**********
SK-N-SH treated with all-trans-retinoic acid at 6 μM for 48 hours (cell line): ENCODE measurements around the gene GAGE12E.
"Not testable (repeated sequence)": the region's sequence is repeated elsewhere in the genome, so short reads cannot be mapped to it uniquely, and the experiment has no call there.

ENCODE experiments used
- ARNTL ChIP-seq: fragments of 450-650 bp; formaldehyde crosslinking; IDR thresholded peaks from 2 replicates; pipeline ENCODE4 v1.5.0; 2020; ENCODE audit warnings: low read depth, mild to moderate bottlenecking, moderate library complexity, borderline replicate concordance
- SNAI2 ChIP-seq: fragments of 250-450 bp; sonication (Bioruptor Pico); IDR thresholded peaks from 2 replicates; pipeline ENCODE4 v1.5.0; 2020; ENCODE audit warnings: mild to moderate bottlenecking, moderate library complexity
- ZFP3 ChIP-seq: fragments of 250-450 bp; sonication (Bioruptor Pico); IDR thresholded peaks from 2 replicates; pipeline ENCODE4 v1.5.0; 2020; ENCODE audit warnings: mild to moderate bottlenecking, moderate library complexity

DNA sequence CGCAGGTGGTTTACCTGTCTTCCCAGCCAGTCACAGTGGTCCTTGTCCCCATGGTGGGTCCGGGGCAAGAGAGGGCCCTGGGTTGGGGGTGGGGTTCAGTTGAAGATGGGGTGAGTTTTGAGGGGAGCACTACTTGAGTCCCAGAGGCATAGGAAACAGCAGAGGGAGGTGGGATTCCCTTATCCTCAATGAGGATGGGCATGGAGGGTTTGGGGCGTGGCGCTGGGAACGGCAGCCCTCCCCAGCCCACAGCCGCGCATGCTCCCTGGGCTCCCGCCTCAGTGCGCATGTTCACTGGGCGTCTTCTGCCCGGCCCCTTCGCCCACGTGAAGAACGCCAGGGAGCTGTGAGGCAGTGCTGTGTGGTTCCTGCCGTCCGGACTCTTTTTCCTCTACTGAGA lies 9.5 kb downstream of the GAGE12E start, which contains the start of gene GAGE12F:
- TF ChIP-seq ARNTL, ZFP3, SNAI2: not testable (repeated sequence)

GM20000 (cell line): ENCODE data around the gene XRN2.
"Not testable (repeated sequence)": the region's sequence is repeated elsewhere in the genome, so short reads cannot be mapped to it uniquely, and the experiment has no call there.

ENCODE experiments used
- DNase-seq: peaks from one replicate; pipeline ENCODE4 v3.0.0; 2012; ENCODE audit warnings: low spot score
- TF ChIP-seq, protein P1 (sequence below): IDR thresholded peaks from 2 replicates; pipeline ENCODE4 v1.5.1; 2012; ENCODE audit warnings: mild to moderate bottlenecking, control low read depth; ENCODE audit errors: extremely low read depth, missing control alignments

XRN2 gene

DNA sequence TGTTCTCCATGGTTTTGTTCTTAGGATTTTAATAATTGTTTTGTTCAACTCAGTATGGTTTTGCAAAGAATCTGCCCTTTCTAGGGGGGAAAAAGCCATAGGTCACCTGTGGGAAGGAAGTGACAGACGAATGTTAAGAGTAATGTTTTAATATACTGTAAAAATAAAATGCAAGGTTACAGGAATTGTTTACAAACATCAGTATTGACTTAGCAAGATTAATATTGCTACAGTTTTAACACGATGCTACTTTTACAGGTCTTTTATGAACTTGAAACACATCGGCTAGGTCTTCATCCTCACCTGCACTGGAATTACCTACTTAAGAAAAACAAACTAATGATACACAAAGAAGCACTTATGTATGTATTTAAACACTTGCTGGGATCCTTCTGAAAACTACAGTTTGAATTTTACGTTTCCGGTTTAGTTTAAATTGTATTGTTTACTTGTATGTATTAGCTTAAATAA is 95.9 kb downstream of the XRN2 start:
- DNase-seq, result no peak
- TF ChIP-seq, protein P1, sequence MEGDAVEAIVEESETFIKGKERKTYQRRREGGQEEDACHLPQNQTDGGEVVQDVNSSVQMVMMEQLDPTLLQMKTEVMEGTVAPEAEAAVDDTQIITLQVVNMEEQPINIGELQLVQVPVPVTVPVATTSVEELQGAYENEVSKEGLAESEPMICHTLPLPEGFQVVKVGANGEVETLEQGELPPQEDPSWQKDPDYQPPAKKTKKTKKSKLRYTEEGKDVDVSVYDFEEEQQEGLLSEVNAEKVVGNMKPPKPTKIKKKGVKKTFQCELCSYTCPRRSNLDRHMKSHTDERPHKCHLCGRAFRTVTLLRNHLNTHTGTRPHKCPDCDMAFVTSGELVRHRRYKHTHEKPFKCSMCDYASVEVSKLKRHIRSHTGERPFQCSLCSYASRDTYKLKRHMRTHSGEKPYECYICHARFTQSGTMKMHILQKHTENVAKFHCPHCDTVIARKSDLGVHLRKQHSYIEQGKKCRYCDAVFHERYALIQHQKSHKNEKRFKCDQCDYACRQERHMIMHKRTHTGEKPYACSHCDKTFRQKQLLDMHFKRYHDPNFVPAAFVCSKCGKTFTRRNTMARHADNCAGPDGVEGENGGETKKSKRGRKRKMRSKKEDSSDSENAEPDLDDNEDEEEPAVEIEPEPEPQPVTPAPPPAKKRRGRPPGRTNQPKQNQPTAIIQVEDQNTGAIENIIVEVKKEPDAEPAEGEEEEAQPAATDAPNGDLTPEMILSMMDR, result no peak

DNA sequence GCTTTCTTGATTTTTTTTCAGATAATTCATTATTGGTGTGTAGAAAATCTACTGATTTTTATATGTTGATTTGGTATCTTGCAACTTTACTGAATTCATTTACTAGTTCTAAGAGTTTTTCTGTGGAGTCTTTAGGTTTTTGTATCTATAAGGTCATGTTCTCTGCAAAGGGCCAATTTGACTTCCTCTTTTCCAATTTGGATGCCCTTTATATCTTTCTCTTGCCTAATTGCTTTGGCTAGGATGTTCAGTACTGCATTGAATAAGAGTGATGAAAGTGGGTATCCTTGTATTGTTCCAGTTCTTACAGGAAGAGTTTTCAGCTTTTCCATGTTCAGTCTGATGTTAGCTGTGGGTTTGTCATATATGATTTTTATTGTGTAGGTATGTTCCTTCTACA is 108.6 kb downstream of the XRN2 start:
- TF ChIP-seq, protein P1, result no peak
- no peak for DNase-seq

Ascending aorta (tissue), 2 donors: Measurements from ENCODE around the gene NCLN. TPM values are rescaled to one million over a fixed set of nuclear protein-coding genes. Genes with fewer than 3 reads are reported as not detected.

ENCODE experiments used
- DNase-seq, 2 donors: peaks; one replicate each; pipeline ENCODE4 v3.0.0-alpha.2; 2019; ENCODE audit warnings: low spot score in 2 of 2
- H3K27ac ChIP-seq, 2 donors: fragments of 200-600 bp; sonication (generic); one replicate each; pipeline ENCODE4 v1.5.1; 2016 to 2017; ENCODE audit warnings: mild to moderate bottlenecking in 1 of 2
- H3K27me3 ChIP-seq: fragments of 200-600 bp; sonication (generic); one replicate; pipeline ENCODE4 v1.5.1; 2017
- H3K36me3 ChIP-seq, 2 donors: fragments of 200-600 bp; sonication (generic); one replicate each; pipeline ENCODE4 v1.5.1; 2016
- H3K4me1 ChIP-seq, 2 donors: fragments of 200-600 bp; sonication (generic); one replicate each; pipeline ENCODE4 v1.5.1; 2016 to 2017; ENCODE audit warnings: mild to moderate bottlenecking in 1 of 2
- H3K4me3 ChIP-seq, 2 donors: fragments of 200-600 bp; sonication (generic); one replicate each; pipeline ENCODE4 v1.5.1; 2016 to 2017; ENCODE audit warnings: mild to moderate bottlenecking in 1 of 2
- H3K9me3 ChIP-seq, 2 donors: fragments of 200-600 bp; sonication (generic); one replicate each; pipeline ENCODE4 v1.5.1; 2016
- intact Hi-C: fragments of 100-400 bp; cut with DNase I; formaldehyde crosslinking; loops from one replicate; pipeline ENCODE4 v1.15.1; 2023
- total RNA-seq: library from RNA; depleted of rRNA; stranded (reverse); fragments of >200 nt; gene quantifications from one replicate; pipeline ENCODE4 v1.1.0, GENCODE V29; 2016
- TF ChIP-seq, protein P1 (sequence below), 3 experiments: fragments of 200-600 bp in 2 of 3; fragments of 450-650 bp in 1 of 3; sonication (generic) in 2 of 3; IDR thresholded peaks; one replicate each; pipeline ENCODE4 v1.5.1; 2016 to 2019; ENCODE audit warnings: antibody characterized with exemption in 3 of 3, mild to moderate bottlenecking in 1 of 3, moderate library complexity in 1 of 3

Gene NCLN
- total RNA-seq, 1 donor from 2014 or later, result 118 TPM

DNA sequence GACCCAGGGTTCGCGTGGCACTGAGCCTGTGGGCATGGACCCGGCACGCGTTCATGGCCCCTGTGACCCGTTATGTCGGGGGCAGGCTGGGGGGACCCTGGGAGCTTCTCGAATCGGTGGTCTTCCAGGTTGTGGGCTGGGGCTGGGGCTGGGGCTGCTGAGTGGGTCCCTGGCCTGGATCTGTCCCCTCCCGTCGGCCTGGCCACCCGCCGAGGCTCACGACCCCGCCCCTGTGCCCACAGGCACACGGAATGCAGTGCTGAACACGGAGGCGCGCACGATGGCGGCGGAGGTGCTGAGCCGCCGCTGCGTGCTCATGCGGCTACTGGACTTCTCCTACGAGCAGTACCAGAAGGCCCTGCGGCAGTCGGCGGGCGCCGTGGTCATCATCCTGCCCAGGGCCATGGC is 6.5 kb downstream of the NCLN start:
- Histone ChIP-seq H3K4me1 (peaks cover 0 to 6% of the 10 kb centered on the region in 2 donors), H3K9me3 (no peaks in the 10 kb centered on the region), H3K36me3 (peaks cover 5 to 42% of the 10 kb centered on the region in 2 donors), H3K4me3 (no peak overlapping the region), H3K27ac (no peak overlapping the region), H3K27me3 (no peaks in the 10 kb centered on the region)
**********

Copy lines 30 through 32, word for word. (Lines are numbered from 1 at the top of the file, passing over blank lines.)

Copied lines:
- intact Hi-C: fragments of 100-400 bp; cut with DNase I; formaldehyde crosslinking; loops from one replicate; pipeline ENCODE4 v1.15.1; 2023
- total RNA-seq: library from RNA; depleted of rRNA; stranded (reverse); fragments of >200 nt; gene quantifications from one replicate; pipeline ENCODE4 v1.1.0, GENCODE V29; 2016
- TF ChIP-seq, protein P1 (sequence below), 3 experiments: fragments of 200-600 bp in 2 of 3; fragments of 450-650 bp in 1 of 3; sonication (generic) in 2 of 3; IDR thresholded peaks; one replicate each; pipeline ENCODE4 v1.5.1; 2016 to 2019; ENCODE audit warnings: antibody characterized with exemption in 3 of 3, mild to moderate bottlenecking in 1 of 3, moderate library complexity in 1 of 3